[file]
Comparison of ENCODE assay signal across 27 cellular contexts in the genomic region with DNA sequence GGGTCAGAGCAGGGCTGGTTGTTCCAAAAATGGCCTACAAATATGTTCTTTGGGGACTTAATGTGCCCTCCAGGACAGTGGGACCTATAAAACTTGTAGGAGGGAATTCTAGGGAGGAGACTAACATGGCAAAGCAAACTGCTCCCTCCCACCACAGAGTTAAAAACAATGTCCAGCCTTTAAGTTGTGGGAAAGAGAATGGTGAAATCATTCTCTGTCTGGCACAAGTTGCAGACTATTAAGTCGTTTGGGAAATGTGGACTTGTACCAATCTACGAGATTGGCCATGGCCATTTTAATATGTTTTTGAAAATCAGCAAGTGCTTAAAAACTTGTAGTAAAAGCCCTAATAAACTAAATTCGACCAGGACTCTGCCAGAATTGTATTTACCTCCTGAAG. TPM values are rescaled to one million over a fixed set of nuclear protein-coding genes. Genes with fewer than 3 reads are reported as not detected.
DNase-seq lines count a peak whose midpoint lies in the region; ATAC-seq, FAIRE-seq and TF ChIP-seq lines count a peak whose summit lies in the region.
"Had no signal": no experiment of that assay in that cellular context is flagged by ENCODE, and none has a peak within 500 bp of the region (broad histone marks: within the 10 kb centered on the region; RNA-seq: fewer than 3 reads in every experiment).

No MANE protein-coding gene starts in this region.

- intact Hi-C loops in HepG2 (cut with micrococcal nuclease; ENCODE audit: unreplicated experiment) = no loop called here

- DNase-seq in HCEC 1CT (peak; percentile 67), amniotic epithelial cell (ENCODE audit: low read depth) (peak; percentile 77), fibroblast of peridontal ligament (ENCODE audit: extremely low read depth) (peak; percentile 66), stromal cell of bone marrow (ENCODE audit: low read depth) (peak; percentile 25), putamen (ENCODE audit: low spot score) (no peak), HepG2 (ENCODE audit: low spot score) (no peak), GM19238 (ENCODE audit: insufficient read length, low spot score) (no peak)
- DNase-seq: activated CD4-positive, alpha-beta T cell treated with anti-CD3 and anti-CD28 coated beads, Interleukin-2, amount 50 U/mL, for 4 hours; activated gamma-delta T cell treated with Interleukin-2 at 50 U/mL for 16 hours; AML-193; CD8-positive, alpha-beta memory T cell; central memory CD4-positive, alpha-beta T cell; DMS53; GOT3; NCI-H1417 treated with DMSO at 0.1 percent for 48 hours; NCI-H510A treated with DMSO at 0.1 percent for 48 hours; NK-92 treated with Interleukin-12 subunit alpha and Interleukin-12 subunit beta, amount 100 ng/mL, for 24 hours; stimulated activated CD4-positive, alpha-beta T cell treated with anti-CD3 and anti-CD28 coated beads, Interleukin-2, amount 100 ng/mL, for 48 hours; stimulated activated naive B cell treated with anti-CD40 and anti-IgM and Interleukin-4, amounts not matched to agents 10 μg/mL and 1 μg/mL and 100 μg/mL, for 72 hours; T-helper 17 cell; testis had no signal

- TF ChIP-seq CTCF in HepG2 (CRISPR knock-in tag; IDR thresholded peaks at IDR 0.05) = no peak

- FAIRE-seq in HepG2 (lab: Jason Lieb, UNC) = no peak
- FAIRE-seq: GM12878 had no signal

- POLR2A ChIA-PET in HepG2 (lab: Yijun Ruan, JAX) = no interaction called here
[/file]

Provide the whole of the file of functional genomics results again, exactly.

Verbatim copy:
Comparison of ENCODE assay signal across 27 cellular contexts in the genomic region with DNA sequence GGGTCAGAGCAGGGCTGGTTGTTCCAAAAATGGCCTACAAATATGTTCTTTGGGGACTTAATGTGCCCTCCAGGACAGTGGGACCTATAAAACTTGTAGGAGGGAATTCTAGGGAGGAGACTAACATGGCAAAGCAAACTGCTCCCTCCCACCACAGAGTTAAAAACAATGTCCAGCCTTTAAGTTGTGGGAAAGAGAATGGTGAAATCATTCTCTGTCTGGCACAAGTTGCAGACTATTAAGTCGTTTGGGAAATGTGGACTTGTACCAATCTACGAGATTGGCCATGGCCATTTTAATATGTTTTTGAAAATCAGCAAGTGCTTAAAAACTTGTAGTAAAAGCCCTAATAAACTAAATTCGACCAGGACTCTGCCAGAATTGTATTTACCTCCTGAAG. TPM values are rescaled to one million over a fixed set of nuclear protein-coding genes. Genes with fewer than 3 reads are reported as not detected.
DNase-seq lines count a peak whose midpoint lies in the region; ATAC-seq, FAIRE-seq and TF ChIP-seq lines count a peak whose summit lies in the region.
"Had no signal": no experiment of that assay in that cellular context is flagged by ENCODE, and none has a peak within 500 bp of the region (broad histone marks: within the 10 kb centered on the region; RNA-seq: fewer than 3 reads in every experiment).

No MANE protein-coding gene starts in this region.

- intact Hi-C loops in HepG2 (cut with micrococcal nuclease; ENCODE audit: unreplicated experiment) = no loop called here

- DNase-seq in HCEC 1CT (peak; percentile 67), amniotic epithelial cell (ENCODE audit: low read depth) (peak; percentile 77), fibroblast of peridontal ligament (ENCODE audit: extremely low read depth) (peak; percentile 66), stromal cell of bone marrow (ENCODE audit: low read depth) (peak; percentile 25), putamen (ENCODE audit: low spot score) (no peak), HepG2 (ENCODE audit: low spot score) (no peak), GM19238 (ENCODE audit: insufficient read length, low spot score) (no peak)
- DNase-seq: activated CD4-positive, alpha-beta T cell treated with anti-CD3 and anti-CD28 coated beads, Interleukin-2, amount 50 U/mL, for 4 hours; activated gamma-delta T cell treated with Interleukin-2 at 50 U/mL for 16 hours; AML-193; CD8-positive, alpha-beta memory T cell; central memory CD4-positive, alpha-beta T cell; DMS53; GOT3; NCI-H1417 treated with DMSO at 0.1 percent for 48 hours; NCI-H510A treated with DMSO at 0.1 percent for 48 hours; NK-92 treated with Interleukin-12 subunit alpha and Interleukin-12 subunit beta, amount 100 ng/mL, for 24 hours; stimulated activated CD4-positive, alpha-beta T cell treated with anti-CD3 and anti-CD28 coated beads, Interleukin-2, amount 100 ng/mL, for 48 hours; stimulated activated naive B cell treated with anti-CD40 and anti-IgM and Interleukin-4, amounts not matched to agents 10 μg/mL and 1 μg/mL and 100 μg/mL, for 72 hours; T-helper 17 cell; testis had no signal

- TF ChIP-seq CTCF in HepG2 (CRISPR knock-in tag; IDR thresholded peaks at IDR 0.05) = no peak

- FAIRE-seq in HepG2 (lab: Jason Lieb, UNC) = no peak
- FAIRE-seq: GM12878 had no signal

- POLR2A ChIA-PET in HepG2 (lab: Yijun Ruan, JAX) = no interaction called here